Tortious Interference Claims in Florida
Economic competition is at the heart of the American economy. The idea is that by competing with each other, businesses produce better, cheaper goods and services for the consumer. However, this type of economic competition is not a free for all. There are rules. One particular rule is that competitors are not allowed to improperly interfere with a business relationship that is ongoing or with one that is expected to begin. People who do meddle in such relationships and end up destroying them may be liable for the economic harm that they caused under a claim known as tortious interference.
What Tortious Interference Is
Tortious interference is a legal claim that one person can bring against another for causing someone to break a contract with them. Suppose A and B have an ongoing contract where B provides services to A. If C convinces B to break the contract, then A would have ordinary breach of contract claims against B, but A would also be able to sue C for tortious interference.
In order to prevail on a claim of tortious interference, a plaintiff must show three things:
- There was a business relationship between the plaintiff and a third party that the defendant was aware of;
- The defendant, without authorization, convinced the third party to either sever or withhold the relationship; and
- The third party’s ending of the relationship caused damage to the plaintiff.
Understanding these elements requires an understanding of what a business relationship is. Business relationships are most often a written contract, but they can also sometimes be oral contracts, a history of prior dealings, or even just the expectation of a future relationship. Unsurprisingly, these cases are most easily won when there is a written contract already in place, but it is not a necessity.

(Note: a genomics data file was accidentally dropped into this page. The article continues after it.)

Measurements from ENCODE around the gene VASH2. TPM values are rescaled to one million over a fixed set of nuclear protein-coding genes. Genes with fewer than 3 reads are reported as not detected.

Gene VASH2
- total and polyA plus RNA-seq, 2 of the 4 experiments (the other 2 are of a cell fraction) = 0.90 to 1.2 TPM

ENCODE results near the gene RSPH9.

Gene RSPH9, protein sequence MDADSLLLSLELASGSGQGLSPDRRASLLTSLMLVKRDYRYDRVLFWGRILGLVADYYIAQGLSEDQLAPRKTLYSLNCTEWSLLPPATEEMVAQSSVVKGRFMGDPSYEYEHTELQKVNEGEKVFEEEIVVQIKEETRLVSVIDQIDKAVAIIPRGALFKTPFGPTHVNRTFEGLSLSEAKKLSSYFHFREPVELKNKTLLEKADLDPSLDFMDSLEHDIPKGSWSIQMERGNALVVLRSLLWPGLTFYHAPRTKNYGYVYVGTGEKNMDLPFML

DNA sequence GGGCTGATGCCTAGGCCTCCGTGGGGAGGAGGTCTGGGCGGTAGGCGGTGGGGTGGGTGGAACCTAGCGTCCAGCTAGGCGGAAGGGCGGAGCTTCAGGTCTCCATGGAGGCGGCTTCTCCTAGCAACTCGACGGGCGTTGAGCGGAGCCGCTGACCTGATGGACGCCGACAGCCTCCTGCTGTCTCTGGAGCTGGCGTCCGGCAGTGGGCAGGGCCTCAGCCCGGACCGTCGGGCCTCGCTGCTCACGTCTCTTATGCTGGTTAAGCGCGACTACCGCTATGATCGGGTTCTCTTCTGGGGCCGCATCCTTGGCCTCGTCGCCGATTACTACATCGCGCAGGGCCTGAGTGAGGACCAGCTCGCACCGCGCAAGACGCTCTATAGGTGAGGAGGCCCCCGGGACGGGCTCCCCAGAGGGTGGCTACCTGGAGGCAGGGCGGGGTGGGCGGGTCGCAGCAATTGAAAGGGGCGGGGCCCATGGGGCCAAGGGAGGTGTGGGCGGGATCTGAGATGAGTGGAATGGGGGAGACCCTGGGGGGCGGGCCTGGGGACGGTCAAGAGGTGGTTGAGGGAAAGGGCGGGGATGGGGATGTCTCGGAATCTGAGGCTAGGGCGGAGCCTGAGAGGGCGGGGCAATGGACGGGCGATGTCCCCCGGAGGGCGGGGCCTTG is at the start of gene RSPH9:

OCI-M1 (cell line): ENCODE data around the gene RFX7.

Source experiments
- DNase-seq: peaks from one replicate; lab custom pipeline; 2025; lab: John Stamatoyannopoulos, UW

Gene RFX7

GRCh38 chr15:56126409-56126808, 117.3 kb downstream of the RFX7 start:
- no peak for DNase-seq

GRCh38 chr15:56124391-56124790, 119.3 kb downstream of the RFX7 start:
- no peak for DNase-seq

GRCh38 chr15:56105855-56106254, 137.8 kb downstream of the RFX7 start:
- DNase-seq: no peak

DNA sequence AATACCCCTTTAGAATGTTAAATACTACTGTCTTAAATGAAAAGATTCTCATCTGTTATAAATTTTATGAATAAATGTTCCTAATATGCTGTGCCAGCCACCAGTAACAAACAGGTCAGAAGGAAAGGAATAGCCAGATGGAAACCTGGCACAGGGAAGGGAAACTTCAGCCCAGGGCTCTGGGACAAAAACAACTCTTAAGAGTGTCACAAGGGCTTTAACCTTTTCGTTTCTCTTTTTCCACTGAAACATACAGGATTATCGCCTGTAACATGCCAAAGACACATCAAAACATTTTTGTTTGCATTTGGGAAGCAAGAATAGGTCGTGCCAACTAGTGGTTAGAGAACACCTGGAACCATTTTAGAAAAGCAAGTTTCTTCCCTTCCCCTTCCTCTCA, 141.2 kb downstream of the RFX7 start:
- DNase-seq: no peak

An Example Case
An example of tortious interference recently went up on appeal at the federal level. The case had to do with a husband and wife who both worked for St. Jude Medical Center, a company based in Minnesota. The wife was a technical service specialist, and the husband was a sales representative. The wife was hired away from St. Jude by competitor Medtronic. Once the wife switched companies, the husband’s sales dropped considerably. St. Jude sued Medtronic for tortious interference because they alleged that Medtronic had hired away the wife with the goal of interfering with the business relationship between St. Jude and the husband. The case was sent to arbitration, and decided under Florida law. The arbitrator decided that Medtronic did hire the wife away from St. Jude with the goal of disrupting St. Jude’s business relationship with the husband, and that such disruption would qualify as tortious interference. St. Jude is still pursuing tortious interference claims against the wife herself, which the federal appellate court just ruled that it was allowed to do.
Competition between rival companies is an expected part of companies, but there are rules that apply to it. If you believe that someone is improperly interfering with your business relationships, contact a Florida business litigation attorney at Pike & Lustig, LLP today.